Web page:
A hummingbird’s nest is almost as hard to find as hen’s teeth.
Yes, there are rare occurrences of a mutant short-lived chick with teeth. Although the species lost its teeth about 80 million years ago, they still have the genes.
Fortunately it’s easier to find a hummingbird nest than a mutant chicken.
Birds’ nests are fascinating in their diversity; books are written about nests. Insects have more diversity in the nests they build but avian nests are easier to find; some are Architectural Digest-worthy.
Male rufous hummingbirds have the flash but the females do the nest-building, egg-laying, and feeding and protecting of the chicks.
And they waste no time getting started, usually beginning nesting within three days of arriving on the breeding grounds. They spend much of the pre-nest time eating to reload on energy used during a long migration.
The All About Birds website puts that trip in perspective: “At just over 3 inches long, its roughly 3,900-mile movement (one-way) from Alaska to Mexico is equivalent to 78,470,000 body lengths. In comparison, the 13-inch-long Arctic Tern’s one-way flight of about 11,185 miles is only 51,430,000 body lengths.”
Once recovered from the trip, the female searches for a nest location: a tree high enough to protect from some predators plus protection from wind and rain, up to about 20 feet high in coniferous or deciduous trees, or even tall bushes.
At that point, it’s nonstop nest-building, a race against the arrival of eggs. Researchers report that the soon-to-be mother usually will work about four hours a day on a nest that takes five to seven days to build.
The cup-shaped nest, about the size of a walnut, sits on top of a branch or in a fork in a branch. Building materials are what the environment offers: thin strips of bark, feathers, soft plants (dryer lint works, too), held together by spider webs, with the outside camouflaged with lichen, twigs and moss.
The spider webs not only hold the nest together but allow for some flexibility for growing chicks.
Rufous hummingbirds sometimes reuse a nest but Anna’s hummingbirds rarely do. Although the rufous hummingbird does not nest in colonies, Birds of North America reported that 20 or more rufous hummingbirds nested only a few yards apart in the same tree in Washington state.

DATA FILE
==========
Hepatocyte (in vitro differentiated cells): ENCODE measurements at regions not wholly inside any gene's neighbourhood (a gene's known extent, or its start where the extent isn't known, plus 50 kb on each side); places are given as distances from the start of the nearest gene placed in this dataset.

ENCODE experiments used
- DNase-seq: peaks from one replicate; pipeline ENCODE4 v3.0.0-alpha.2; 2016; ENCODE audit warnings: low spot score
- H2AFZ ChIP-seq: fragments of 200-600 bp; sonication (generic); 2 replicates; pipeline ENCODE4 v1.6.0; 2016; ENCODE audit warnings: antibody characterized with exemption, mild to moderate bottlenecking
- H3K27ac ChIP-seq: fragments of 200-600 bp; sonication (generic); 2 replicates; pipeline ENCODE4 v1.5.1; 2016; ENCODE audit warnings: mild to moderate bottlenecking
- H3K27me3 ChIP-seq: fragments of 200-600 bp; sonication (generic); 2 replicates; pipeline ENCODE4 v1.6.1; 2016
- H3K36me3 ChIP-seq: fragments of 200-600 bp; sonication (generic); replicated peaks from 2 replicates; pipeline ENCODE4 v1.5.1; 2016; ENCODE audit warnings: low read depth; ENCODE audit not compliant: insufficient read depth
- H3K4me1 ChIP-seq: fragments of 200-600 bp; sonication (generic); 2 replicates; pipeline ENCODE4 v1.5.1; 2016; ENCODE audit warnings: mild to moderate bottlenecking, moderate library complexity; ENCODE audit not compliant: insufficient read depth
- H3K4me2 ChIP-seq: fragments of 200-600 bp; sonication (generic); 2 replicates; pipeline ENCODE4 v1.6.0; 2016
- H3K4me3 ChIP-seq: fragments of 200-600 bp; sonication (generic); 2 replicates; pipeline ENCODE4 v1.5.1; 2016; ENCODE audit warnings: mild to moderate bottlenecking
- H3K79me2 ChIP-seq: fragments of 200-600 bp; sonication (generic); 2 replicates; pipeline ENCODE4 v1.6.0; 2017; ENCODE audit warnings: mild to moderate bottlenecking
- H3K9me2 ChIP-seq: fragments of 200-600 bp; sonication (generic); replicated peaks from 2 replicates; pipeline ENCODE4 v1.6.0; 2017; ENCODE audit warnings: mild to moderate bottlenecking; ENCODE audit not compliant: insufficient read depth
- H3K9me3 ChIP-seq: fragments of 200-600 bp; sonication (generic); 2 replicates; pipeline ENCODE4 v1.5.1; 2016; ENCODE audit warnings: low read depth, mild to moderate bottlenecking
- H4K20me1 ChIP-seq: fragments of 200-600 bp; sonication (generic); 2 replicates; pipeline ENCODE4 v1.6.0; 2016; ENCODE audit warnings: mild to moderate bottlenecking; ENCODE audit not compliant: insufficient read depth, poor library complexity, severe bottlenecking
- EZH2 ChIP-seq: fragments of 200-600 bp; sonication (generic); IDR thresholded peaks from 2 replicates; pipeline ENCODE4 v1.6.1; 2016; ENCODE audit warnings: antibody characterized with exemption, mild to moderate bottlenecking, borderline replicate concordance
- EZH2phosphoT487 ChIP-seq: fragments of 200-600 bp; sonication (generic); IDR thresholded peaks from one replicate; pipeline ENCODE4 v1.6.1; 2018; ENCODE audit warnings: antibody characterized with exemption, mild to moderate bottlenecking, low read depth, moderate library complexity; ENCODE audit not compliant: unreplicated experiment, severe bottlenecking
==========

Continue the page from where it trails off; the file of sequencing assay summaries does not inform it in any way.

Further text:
(Does anyone know where?)
Although egg-laying is generally a late-February/March activity, a birdwatcher in Seattle’s Wedgewood neighborhood had been watching a female on a nest in a tree about 30 feet from the ground since Feb. 1.
But after three weeks of snow, high wind and torrential rain, it was no longer nesting. She compared it to 2014 and found that egg-sitting happened three weeks later than this year’s early bird.
So how would you find a tiny hummingbird’s nest?
Look up. Hummingbird nests are usually above your head.
Follow the female. Mom is making dozens of trips a day with material for her nest, and then many more trips to feed her brood. That’s a lot of flitting through trees and bushes. Following the same hummingbird and paying attention to her flight pattern will help you narrow down the location.
Repeat. Look at several likely locations. Once you’ve settled on an area, go branch by branch, and then take a different angle and repeat the search. Search the same area every few days. I did mention patience.
Use your ears. Hummingbirds do a lot of chirping, and that may help you focus on the right area.
Look close to home. Hummingbirds have been known to nest in unusual places, including the black-chinned hummingbird that built her nest on a backyard clothesline in Nevada.
Resist temptation. Binoculars are perfect for getting a close-up view. To Mom, you’re a big danger.
Columnist Sharon Wootton can be reached at 360-468-3964 or songand email@example.com.